A few questions -
1. How should fried clams be coated?
2. Depending on answer # 1, where is this common?
3. Were there always clam strips outside of Howard Johnsons?
A new seafood shack opened near me and one poster commented that they were not coated with breadcrumb batter that most places use in New England.
Even though I grew up in New England, I never considered there might be breadcrumbs in the batter.
I did find a recipe for Maryland fried clams that used bread crumbs.
My copy of the LL Bean Book of New New England cookery says that in Essex, Mass ... where the fried clams is said to have originated ... the batter was cornmeal moistened with condensed milk.
However, they say that using finely ground cracker crumbs for a crispier coating. They warn the steps for producing that perfect coating is to dredge in flour first, then egg batter and finally crackers.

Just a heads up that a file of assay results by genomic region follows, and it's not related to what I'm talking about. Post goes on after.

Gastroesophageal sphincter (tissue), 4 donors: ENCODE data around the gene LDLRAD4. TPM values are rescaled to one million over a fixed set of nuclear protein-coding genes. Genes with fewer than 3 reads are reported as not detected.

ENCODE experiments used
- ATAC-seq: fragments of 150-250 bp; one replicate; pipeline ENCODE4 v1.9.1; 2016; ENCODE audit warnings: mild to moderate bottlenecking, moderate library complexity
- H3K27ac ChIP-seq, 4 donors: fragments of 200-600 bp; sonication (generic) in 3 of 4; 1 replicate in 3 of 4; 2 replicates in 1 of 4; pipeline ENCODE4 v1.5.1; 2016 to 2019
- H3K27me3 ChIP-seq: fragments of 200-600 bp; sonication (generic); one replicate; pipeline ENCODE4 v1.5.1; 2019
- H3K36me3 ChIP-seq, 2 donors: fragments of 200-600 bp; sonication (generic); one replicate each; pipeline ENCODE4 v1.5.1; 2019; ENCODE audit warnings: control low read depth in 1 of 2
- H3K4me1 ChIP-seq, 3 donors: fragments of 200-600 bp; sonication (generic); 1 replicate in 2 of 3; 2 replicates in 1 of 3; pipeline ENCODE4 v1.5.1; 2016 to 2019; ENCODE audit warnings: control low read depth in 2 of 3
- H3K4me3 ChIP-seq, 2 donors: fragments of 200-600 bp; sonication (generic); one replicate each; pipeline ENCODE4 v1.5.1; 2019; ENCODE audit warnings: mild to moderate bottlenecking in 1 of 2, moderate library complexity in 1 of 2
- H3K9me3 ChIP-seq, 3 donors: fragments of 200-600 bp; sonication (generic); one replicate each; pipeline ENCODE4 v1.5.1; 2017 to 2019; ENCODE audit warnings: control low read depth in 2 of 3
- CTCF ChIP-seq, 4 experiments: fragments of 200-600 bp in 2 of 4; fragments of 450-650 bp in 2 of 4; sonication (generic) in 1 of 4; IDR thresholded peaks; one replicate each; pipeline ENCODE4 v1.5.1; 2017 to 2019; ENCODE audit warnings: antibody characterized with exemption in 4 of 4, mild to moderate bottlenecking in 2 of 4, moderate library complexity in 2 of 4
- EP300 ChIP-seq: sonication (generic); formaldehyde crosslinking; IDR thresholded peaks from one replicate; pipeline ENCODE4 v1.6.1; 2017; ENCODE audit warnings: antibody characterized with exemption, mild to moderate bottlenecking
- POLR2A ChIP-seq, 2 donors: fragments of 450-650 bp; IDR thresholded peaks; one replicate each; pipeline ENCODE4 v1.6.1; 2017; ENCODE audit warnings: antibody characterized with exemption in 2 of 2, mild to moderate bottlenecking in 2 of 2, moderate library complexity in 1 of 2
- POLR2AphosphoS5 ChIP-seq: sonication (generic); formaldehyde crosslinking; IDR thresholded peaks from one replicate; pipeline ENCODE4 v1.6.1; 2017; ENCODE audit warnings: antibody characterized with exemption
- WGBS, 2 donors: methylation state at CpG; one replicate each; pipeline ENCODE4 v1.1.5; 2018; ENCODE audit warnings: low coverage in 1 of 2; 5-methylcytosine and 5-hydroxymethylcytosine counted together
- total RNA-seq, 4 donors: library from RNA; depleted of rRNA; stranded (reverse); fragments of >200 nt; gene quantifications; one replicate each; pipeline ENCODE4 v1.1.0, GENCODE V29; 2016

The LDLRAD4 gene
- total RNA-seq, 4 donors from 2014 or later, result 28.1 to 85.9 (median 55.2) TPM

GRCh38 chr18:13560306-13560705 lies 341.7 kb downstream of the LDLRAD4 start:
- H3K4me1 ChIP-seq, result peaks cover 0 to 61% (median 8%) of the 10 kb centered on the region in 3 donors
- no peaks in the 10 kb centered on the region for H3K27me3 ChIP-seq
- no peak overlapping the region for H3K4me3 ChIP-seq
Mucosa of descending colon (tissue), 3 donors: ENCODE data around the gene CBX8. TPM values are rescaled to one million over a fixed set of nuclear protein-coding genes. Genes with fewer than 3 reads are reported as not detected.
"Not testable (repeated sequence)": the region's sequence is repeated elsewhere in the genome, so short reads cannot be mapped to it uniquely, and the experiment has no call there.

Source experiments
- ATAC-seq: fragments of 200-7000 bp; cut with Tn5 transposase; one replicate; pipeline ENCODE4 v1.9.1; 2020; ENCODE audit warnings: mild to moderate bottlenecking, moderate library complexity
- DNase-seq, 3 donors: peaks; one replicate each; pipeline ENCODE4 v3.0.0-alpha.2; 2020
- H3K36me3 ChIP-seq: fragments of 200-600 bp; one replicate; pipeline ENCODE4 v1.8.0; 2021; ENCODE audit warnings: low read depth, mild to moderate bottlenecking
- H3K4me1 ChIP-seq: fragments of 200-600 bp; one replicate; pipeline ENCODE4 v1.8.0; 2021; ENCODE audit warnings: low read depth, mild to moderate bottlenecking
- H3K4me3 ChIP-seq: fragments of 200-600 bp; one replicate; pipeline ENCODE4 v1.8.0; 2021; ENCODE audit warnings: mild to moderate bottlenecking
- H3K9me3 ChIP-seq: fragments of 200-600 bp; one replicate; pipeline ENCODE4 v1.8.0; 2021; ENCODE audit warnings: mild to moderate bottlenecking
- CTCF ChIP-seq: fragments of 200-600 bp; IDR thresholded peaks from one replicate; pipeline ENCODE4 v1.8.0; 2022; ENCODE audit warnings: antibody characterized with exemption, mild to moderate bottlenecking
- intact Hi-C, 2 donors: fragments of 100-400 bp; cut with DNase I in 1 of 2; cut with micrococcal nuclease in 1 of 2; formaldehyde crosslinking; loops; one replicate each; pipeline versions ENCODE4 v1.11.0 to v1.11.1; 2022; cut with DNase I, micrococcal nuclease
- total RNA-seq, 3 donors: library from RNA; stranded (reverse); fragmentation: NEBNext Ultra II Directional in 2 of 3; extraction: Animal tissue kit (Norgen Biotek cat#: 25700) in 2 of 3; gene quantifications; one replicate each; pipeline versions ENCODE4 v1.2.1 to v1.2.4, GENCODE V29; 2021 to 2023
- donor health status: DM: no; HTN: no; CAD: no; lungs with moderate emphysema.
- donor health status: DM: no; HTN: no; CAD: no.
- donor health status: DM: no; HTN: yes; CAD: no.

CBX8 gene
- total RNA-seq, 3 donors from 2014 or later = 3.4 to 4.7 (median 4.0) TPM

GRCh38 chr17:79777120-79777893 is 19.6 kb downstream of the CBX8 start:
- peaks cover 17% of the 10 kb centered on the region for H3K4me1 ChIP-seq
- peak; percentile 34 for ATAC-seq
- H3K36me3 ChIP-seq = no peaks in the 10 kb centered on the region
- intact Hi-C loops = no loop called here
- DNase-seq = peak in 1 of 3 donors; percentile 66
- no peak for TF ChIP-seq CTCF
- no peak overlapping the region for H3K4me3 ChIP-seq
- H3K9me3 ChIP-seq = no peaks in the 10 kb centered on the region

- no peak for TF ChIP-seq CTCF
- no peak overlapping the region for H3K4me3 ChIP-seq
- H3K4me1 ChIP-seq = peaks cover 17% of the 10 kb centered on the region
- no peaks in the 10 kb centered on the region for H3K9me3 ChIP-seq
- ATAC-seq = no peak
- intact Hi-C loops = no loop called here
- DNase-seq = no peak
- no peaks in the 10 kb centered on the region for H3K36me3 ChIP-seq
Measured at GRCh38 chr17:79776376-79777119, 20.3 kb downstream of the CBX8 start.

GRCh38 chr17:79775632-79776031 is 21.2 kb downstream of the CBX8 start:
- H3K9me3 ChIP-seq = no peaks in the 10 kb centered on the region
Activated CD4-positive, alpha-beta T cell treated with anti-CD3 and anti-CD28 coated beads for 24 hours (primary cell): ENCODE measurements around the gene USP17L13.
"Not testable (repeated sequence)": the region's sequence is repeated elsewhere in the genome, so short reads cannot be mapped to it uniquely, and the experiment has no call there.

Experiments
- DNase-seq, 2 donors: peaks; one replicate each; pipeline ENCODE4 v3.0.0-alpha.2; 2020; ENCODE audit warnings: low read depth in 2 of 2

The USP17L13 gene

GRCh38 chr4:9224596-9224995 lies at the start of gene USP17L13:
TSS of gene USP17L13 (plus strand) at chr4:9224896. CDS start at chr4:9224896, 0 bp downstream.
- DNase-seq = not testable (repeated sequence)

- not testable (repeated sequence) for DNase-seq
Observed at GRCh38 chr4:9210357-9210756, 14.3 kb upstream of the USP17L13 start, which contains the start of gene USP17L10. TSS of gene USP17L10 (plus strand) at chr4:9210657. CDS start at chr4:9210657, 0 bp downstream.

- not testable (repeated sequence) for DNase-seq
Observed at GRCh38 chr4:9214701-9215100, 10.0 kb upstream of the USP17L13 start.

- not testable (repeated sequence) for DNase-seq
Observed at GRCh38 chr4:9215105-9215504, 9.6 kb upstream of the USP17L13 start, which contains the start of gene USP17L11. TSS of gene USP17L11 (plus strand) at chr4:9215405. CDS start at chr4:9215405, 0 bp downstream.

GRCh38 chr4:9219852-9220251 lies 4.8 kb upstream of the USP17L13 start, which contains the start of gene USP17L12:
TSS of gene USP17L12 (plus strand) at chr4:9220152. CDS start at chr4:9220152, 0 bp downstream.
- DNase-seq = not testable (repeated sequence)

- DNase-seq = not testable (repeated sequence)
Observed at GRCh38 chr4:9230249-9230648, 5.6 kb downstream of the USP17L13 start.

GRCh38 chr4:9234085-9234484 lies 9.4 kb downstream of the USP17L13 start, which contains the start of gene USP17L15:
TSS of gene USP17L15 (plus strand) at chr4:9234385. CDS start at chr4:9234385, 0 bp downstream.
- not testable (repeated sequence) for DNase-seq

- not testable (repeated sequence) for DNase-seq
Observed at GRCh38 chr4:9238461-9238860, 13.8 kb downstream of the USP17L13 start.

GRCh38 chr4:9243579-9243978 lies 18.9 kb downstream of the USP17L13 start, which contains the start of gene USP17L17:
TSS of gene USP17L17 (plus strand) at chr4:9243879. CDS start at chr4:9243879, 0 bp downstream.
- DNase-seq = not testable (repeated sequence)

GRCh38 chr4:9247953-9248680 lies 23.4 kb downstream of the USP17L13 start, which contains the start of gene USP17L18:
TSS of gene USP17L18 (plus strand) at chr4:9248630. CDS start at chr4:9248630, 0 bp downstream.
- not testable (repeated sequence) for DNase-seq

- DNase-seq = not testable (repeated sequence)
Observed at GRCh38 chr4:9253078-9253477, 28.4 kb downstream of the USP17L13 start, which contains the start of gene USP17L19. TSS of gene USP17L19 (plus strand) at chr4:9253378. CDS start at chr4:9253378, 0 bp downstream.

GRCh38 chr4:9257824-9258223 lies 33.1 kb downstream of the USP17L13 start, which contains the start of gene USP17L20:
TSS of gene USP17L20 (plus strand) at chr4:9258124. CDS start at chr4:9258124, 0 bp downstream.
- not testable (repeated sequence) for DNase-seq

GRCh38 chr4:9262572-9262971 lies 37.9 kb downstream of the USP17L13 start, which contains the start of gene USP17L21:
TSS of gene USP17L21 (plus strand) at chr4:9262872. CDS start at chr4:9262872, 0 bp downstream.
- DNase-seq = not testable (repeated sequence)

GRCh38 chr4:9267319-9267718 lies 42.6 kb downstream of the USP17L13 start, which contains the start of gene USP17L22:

I was always under the assumption it was just a flour coating. The majority of my fried clams first came from New Haven, Ct, later Boston with occasional vacations at Old Orchard Beach, Maine.
I was under the impression that the only place that sold clam strips was Howard Johnson's (RIP). I just don't remember the clam shacks offering that option.
I mean what's the point? Clams strips are only for the fresh clam-deprived (although deep in my memory I seem to remember a Chowhound clam strip discussion).
There's a link below with a bunch of different fried clam recipes.
Looking around ... I'm trying to keep an open mind ... it might just be delicious ... I found this recipe
Fried Clams with Gaahlicky Blue Cheese Dip
But the New Englander in me cringes. I think "Tsk, tsk, Emeril".
So please don't clam up - how should they be coated?